“I think I just wanted to be helpful,” Vernon states in the affidavit. “You have to understand I was 12 years old at the time. I thought I was doing the right thing.”

In the recent filing, Vernon admits he never saw the actual incident. He approached the crime scene with other onlookers after the shooting. Vernon heard a friend mention the Bridgemans and Jackson, although the friend hadn't seen the crime. Vernon, who was friendly with the corner store owner, volunteered the information.

Police put Vernon before a line-up that included Ricky Jackson. The boy didn't identify anyone. “I thought that was it and I would just go home,” he said. “I couldn't understand how the other boys would still be under arrest after I didn't pick them out.”

But the detective investigating the case took the boy into a back room. “He got really loud and angry and started yelling at me and calling me a liar. He was slamming his hands on the table, and pushing things around, calling me this and that. I was frightened and crying. You know it's a scary thing for someone that young.”

Vernon says he was threatened by police. “The detective said that I was too young to go to jail, but he would arrest my parents for perjury because I was backing out. My mom was sick at that time, and that really scared me. I didn't want my parents to get in trouble over this.”

The boy then went back out into the hallway and identified Ricky Jackson. He later testified against all three defendants.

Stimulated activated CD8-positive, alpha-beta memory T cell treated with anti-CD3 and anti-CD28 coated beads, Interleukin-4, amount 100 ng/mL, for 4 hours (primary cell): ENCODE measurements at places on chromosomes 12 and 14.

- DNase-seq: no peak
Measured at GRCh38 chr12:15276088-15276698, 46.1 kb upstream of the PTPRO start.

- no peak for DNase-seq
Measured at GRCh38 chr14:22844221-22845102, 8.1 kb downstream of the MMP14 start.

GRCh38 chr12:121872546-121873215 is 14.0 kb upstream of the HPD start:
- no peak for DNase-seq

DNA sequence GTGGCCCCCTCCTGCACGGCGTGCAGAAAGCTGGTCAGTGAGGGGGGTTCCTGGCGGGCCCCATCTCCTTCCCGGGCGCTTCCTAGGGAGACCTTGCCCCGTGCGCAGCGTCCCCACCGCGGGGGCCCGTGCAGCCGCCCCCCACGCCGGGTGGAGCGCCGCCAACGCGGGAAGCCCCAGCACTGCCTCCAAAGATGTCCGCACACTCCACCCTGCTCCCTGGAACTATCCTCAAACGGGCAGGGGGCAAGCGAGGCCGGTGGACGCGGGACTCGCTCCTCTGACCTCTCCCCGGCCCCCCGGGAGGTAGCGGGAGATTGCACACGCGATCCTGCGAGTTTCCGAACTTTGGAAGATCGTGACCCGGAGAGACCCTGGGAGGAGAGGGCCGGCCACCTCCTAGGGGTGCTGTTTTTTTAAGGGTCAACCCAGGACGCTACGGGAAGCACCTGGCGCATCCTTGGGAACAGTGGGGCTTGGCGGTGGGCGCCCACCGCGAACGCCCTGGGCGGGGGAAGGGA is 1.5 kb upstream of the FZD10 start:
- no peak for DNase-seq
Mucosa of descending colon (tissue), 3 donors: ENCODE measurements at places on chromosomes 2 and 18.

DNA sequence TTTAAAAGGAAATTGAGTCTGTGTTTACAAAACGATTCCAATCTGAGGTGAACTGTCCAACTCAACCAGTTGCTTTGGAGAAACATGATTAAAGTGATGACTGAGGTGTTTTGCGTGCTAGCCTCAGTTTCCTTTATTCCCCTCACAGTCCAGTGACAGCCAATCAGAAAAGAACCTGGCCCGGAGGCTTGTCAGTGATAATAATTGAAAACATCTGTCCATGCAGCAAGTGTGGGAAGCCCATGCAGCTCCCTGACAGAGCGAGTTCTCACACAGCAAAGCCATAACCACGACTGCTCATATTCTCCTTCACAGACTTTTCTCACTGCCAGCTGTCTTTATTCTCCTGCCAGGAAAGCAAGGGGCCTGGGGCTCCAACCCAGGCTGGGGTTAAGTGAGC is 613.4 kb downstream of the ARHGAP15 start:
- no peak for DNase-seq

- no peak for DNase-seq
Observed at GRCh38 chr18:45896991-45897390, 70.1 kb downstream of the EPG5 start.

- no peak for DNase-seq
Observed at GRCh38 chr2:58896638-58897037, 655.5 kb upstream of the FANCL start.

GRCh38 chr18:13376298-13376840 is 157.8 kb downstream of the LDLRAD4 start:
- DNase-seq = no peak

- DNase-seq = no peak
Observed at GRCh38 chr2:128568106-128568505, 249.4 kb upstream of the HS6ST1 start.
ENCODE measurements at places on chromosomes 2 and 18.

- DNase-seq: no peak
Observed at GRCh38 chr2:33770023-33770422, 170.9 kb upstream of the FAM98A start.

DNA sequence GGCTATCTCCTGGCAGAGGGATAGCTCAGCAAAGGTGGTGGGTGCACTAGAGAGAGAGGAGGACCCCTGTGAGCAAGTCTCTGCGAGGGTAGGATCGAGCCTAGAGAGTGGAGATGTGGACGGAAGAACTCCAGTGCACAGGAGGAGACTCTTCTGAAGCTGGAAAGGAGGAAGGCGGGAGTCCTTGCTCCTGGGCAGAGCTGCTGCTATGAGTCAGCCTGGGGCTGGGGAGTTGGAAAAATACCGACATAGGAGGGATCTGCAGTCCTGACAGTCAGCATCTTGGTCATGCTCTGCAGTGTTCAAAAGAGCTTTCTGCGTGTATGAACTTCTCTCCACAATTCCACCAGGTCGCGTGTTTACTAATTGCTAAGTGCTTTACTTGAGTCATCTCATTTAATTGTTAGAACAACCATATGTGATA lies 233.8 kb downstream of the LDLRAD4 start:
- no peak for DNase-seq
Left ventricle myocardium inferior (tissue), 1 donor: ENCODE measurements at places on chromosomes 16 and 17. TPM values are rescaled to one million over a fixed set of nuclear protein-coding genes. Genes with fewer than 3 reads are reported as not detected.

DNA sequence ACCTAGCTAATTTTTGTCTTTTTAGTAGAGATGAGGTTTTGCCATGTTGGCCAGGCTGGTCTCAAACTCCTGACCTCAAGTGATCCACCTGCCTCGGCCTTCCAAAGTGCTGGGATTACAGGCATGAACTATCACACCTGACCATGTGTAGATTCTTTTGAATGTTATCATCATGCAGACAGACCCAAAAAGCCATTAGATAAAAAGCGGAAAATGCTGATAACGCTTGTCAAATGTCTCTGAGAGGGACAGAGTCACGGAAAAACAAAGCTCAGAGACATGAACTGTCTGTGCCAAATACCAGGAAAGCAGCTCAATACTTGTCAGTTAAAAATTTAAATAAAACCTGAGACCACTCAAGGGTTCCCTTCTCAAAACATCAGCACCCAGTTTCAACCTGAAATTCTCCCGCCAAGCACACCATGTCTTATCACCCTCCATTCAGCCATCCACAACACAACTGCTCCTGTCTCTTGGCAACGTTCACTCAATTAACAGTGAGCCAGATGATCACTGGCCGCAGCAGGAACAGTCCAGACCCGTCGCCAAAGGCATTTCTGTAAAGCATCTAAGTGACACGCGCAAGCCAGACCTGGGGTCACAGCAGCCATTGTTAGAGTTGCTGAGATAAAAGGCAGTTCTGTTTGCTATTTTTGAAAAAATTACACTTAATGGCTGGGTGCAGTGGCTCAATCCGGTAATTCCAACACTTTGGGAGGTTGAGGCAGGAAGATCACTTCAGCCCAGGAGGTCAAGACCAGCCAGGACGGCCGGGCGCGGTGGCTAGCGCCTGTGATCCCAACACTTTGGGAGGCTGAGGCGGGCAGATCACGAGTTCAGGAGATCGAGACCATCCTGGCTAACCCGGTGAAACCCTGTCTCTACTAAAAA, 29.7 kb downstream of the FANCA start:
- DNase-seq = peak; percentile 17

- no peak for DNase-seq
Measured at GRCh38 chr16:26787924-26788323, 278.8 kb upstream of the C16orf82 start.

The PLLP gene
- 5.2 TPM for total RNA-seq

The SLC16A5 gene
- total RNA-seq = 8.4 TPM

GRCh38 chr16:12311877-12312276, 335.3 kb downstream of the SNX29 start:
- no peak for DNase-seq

The case snowballed from there.

“We have evidence today that the court and the jury didn't have in 1975,” Howe says. “Edward Vernon, the primary witness for the State, has come forward to admit that he never saw the crime. The State never had any physical evidence implicating Mr. Jackson, and police were investigating several other unrelated individuals in 1975. The only reason anyone looked at Mr. Jackson for this was the identification of Edward Vernon.”

This week's filings request a hearing before a judge to argue for Jackson's release. He's been in jail for 39 years. If he's granted his freedom, Jackson will have served a record-setting sentence for a wrongfully convicted man — 39 years. It's unclear how that will impact Wiley Bridgeman, who is also currently in prison. Ronnie Bridgeman, who served 27 years and eight months for a crime he didn't commit, still lives in the Cleveland area.

He was understandably, and rightfully, emotional after hearing the news late yesterday. “That's beautiful,” he said.

Kyle Swenson is a former Cleveland Scene staff writer. He's currently a staff writer at the New Times Broward-Palm Beach.

Like this story?
SCENE Supporters make it possible to tell the Cleveland stories you won’t find elsewhere.
Become a supporter today.

Vince Grzegorek

Vince Grzegorek has been with Scene since 2007 and editor-in-chief since 2012. He previously worked at Discount Drug Mart and Texas Roadhouse.
Scroll to read more Cleveland News articles

Join Cleveland Scene Newsletters

Subscribe now to get the latest news delivered right to your inbox.